Tuesday, June 8, 2010

Illegal Immigration

There’s a new fancy house being built on the next block, someone is adding a few bedrooms onto their existing home, my neighbors have bought a new pick-up truck, a new restaurant is being constructed, and my friend Alba just started classes this year at a nearby private university. What do all of these events have in common? They are all being funded by remittances: money sent back to Nicaragua by relatives living abroad, mainly in the United States, Spain and Costa Rica.

This money is a type of “unofficial development assistance,” that the U.S. inadvertently gives to hundreds of countries around the world. According to a book I’m currently reading, Forgotten Continent: The battle for Latin America’s soul by Michael Reid, more than 25 million Latin Americans are thought to live outside their own country. “People have become an important export for some Latin American countries: remittances totaled some $62 billion in 2006…This figure exceeded the combined flows of foreign direct investment and official development aid to the region.” I’ve observed that most Nicaraguan families who are well off, own businesses, have nice homes, or own vehicles, have a family member sending them money from a developed country.
Above: a typical Nicaraguan home in the country.
Below: a home being constructed by a family with remittances from the U.S. Notice a difference??

Husbands and brothers usually make the journey abroad to work for a few years; leaving wives, girlfriends and/or children behind while they go mojado (illegally) - (literally, mojado means “wet.” The saying come from the idea that when clandestinely crossing a border made by a river or other body of water, you would get wet). They work in whatever they can; cleaning boats in Louisiana, milking cows in Michigan, childcare in Florida, waiting tables in California, cleaning office buildings in New York… I hear the stories of these illegal immigrants from their family members as I talk with my neighbors. It seems surprisingly easy to get into the States illegally, and once there, they will work in anything for very little money. Going legally is often out of the question; the time consuming, confusing and competitive American visa application process deters many Nicaraguans who barely have enough money for the bus ride to Managua to visit the U.S. Embassy.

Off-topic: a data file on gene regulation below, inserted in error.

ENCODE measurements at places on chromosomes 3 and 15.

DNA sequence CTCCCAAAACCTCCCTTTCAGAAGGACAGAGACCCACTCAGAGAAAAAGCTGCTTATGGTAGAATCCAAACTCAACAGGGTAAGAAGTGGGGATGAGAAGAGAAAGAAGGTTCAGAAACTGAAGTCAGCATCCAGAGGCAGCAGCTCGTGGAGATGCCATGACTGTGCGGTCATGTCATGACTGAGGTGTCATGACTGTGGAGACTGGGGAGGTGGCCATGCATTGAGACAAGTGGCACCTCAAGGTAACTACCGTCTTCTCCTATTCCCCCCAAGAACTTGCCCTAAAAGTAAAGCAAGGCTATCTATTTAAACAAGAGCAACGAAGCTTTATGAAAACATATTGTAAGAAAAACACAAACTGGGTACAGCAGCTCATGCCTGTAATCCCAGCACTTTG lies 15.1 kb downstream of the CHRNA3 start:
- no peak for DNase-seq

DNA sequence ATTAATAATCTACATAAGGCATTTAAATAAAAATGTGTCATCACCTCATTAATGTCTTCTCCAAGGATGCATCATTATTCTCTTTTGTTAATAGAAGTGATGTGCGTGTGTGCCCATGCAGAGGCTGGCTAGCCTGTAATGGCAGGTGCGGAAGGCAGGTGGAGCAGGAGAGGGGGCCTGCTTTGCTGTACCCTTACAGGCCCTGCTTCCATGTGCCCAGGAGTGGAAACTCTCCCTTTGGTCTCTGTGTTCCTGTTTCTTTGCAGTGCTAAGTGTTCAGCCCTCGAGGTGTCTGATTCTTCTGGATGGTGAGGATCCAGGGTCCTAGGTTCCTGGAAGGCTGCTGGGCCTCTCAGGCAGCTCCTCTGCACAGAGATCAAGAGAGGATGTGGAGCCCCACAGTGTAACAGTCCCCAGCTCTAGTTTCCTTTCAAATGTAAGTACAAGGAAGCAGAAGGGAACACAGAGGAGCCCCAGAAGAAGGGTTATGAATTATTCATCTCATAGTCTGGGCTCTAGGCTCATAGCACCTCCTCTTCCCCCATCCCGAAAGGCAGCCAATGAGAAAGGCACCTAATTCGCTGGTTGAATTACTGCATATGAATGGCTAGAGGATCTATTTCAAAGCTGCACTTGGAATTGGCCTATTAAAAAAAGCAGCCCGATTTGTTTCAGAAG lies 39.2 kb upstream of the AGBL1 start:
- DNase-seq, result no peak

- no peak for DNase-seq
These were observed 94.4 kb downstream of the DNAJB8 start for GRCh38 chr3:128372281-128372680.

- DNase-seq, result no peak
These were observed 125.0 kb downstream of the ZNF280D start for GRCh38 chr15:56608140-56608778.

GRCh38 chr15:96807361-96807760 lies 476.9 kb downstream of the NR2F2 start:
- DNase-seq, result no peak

Most people go abroad for 2-5 years without any visits home. In my community, I see children growing up without fathers or mothers, only recognizing the face on the web camera when they video chat with their parent at the internet café once a month. The wives men leave behind usually remain faithful; overseeing construction of the new house they will share when their husband returns, and taking care of the children. These men, on the other hand, usually find girlfriends abroad and when they return, may bring back an STD or HIV/AIDS – if they return at all. During their stay in the States, they rarely learn English, choosing not to enroll in classes or socialize with Americans to avoid risk of deportation. They live in constant fear of being caught and their lives consist of little more than work and sleep. While it may be surprisingly easy for them to get to the States, once there, the policies are not in place to help integrate them in to American society: teach them English, give them temporary work Visas (most only want to work for a few years to build up money to build a house and then go back to their native land), and make them taxpayers or even American citizens.